Term of Award

Spring 2008

Degree Name

Doctor of Education in Education Administration (Ed.D.)

Document Type and Release Option

Dissertation (open access)

Copyright Statement / License for Reuse

Creative Commons License
This work is licensed under a Creative Commons Attribution 4.0 License.


Department of Leadership, Technology, and Human Development

Committee Chair

Tekleselassie, Abebayehu

Committee Member 1

Paul Brinson

Committee Member 2

Samuel B. Hardy, III


The purpose of this study was to discover the relationship between principals' experiences and athletic directors' experiences related to selected athletic department tasks. The overarching research question was: To what extent do principals' responses and athletic directors' responses differ concerning athletic department tasks? This question was investigated by comparing the priority given to each task by the principals and the athletic directors; by evaluating the rank order of each task as given by each group; by contrasting the differences in the start date as indicated for each task by the principals and athletic directors; and by viewing, side-by-side, the number of days allocated for each task by each group. The population for this study was the principals and athletic directors of the 402 schools in the Georgia High School Association (GHSA). A purposive random sample of 100 principals and the athletic directors who work with those principals was selected from the GHSA member schools. A researcher created survey was mailed to the sample group. Analysis of the data showed a significant difference for two survey items in the area of priority: scheduling referees and creating eligibility lists. There was no significant difference between the responses for the amount of time allocated to the tasks. One cause for the lack of significance between the two sets of responses could be that 68% of the principals who participated in the study had coaching experience. Recommendations were made in the areas of practice, preparation, and potential studies. Concerning practice, principals might find the results of this study useful in evaluating and in mentoring athletic directors. Athletic directors, on the other hand, could use the findings to accomplish tasks on time and to train aspiring athletic directors. Principal preparation programs might do well to include exposure to the athletic program in school management courses. Principals and athletic directors from other regions of the country could be interviewed to see if any significant differences exist between their experiences. The Guide to Athletic Department Task Management was created from the responses given by the athletic directors.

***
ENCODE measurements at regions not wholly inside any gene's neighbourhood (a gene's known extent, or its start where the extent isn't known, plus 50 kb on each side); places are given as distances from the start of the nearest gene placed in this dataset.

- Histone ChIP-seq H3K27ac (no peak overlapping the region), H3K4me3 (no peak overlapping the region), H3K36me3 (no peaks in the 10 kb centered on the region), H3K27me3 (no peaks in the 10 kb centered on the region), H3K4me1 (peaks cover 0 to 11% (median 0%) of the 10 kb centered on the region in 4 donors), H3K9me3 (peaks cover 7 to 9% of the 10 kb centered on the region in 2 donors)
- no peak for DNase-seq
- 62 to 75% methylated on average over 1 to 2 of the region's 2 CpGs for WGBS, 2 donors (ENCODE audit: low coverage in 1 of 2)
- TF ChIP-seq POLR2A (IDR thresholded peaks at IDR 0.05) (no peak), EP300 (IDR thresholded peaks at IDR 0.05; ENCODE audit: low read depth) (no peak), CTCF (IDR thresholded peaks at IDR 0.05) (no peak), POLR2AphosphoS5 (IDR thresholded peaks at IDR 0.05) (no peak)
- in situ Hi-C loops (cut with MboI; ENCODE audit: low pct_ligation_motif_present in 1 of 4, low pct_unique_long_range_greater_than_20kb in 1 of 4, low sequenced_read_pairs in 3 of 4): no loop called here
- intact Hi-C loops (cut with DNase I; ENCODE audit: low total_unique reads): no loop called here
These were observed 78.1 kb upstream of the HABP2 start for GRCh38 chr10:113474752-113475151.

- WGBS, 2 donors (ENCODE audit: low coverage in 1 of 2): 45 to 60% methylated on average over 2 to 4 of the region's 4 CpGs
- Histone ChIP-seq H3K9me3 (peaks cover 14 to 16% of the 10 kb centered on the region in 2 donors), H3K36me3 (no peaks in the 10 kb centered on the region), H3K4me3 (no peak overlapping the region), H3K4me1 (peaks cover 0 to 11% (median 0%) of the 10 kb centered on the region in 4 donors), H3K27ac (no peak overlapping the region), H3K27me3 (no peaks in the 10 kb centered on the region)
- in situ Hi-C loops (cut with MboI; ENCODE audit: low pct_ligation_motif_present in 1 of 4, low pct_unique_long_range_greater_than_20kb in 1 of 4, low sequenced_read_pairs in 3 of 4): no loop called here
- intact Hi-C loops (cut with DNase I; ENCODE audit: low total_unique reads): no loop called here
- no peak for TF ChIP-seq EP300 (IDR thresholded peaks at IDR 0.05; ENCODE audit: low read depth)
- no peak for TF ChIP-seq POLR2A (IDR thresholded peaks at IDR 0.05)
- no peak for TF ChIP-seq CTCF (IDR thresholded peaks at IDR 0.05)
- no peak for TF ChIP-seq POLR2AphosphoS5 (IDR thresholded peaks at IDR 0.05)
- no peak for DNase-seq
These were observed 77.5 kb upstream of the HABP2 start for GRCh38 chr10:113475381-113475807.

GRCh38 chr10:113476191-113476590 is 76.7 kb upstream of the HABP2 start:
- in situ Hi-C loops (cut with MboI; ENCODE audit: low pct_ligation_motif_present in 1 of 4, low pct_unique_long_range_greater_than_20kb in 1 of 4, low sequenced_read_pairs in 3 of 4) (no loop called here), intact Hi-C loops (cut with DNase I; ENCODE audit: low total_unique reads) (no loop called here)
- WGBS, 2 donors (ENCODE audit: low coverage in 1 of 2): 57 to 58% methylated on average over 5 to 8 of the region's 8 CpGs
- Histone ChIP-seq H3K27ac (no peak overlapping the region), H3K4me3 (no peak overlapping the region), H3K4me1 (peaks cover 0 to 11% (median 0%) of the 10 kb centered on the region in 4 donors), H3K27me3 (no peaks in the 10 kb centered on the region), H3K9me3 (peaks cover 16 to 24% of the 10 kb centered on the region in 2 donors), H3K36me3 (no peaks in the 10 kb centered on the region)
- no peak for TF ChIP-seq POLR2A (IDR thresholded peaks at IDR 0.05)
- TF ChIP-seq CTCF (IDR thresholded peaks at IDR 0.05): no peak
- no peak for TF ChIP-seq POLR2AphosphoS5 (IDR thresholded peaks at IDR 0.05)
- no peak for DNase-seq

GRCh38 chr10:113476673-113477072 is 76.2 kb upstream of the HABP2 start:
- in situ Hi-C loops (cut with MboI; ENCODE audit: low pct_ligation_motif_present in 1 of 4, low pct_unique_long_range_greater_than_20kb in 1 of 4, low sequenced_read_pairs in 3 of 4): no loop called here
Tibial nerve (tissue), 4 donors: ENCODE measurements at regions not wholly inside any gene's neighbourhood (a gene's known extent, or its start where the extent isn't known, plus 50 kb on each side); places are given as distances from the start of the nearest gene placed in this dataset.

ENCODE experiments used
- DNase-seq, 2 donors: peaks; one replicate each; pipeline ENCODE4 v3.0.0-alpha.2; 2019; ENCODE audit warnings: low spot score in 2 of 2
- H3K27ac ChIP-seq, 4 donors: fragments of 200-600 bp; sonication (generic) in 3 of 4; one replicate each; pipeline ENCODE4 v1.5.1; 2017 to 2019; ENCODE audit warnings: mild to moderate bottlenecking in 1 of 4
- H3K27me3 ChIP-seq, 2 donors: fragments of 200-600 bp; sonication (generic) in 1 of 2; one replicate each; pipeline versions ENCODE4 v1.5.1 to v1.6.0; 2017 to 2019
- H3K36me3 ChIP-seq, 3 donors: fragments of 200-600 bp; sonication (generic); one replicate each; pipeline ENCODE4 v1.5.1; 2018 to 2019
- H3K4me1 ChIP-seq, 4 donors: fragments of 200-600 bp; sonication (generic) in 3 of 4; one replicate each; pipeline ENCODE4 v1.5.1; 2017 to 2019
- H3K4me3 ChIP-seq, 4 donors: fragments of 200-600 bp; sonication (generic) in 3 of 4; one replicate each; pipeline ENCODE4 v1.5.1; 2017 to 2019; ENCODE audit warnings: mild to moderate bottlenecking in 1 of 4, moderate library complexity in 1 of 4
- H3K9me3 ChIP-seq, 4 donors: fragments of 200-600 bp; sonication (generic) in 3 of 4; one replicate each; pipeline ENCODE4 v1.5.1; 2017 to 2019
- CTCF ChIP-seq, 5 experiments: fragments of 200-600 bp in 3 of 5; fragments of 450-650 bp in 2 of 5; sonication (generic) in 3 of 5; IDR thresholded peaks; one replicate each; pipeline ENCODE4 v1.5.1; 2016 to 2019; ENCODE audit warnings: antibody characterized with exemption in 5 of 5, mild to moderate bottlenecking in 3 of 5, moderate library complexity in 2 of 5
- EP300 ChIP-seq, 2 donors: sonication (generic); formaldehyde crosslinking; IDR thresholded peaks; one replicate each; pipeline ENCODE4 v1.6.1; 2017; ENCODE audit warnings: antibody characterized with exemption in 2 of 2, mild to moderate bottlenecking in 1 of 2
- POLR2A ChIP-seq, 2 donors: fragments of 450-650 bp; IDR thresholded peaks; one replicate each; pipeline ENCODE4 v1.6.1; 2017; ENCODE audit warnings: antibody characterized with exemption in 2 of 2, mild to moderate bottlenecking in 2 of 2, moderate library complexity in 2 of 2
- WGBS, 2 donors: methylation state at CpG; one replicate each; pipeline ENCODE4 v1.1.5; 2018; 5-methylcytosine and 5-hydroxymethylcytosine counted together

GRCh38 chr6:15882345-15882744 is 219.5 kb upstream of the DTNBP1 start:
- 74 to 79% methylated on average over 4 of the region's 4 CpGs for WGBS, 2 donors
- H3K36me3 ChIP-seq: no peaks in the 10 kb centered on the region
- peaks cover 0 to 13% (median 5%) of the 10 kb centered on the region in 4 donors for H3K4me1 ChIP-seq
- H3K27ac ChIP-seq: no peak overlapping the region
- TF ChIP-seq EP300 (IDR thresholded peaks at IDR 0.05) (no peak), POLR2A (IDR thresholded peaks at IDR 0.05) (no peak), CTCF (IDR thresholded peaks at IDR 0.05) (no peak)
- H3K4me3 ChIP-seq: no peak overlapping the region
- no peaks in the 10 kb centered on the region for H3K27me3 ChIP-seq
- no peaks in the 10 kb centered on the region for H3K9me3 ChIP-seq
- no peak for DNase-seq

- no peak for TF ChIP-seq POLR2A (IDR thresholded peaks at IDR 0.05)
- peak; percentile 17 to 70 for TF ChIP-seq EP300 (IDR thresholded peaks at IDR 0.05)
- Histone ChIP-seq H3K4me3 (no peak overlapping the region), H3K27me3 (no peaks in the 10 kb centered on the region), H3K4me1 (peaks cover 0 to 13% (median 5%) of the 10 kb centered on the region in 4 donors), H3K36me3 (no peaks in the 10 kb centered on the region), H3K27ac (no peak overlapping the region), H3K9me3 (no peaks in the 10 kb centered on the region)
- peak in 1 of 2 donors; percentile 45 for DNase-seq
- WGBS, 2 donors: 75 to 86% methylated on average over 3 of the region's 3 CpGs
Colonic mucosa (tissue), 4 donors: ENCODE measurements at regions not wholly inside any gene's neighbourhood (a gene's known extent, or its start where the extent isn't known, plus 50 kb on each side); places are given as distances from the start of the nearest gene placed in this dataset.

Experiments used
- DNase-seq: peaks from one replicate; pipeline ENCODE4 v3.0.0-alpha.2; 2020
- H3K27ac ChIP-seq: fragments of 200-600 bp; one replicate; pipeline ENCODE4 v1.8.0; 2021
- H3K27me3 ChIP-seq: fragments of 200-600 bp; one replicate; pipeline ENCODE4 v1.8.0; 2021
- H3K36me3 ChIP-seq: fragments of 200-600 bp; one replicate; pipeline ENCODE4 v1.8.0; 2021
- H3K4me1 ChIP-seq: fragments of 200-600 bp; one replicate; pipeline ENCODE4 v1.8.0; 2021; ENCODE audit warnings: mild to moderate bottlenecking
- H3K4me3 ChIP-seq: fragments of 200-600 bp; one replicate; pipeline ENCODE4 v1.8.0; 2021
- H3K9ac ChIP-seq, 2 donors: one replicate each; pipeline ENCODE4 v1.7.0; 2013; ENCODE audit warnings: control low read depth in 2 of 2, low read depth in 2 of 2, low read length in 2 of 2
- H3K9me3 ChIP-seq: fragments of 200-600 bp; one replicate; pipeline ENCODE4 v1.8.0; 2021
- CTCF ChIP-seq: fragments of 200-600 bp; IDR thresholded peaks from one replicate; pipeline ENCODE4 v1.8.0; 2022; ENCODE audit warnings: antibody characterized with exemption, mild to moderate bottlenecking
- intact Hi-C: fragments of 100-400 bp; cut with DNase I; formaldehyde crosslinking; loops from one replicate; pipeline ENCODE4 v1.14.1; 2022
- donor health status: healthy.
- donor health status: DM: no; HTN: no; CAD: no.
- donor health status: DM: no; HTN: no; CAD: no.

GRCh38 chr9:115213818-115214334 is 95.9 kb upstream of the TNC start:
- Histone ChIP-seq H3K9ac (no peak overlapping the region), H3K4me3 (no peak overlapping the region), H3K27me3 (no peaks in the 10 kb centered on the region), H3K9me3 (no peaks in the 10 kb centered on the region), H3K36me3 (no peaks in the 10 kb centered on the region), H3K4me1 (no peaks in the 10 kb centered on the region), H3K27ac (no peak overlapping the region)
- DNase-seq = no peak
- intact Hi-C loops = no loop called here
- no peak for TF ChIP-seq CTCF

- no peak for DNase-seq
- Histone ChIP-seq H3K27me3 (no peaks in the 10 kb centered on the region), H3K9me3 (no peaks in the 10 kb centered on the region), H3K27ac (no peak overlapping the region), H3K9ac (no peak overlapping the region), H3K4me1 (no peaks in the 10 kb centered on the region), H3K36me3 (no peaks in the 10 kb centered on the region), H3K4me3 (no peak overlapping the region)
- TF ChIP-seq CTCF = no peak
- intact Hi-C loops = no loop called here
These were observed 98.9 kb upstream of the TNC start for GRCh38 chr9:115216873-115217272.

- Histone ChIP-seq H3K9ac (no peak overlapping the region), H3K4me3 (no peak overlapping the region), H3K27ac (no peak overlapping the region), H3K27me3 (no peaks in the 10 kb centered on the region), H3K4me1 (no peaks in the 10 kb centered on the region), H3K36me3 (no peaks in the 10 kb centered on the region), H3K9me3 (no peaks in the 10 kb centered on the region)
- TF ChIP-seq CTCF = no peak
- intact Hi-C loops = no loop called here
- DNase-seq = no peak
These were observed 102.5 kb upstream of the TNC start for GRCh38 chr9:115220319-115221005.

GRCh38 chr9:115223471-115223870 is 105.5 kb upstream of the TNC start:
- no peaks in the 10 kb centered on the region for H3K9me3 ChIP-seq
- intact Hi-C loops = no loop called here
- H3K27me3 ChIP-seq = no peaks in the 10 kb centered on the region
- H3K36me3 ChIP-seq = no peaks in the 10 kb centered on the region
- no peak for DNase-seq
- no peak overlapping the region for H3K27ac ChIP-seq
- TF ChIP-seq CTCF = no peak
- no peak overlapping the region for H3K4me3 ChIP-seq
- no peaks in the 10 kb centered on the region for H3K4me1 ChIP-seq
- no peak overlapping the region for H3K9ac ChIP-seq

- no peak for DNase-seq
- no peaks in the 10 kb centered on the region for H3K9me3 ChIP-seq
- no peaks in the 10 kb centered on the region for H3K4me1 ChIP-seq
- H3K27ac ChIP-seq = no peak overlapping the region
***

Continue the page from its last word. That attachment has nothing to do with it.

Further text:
Research Data and Supplementary Material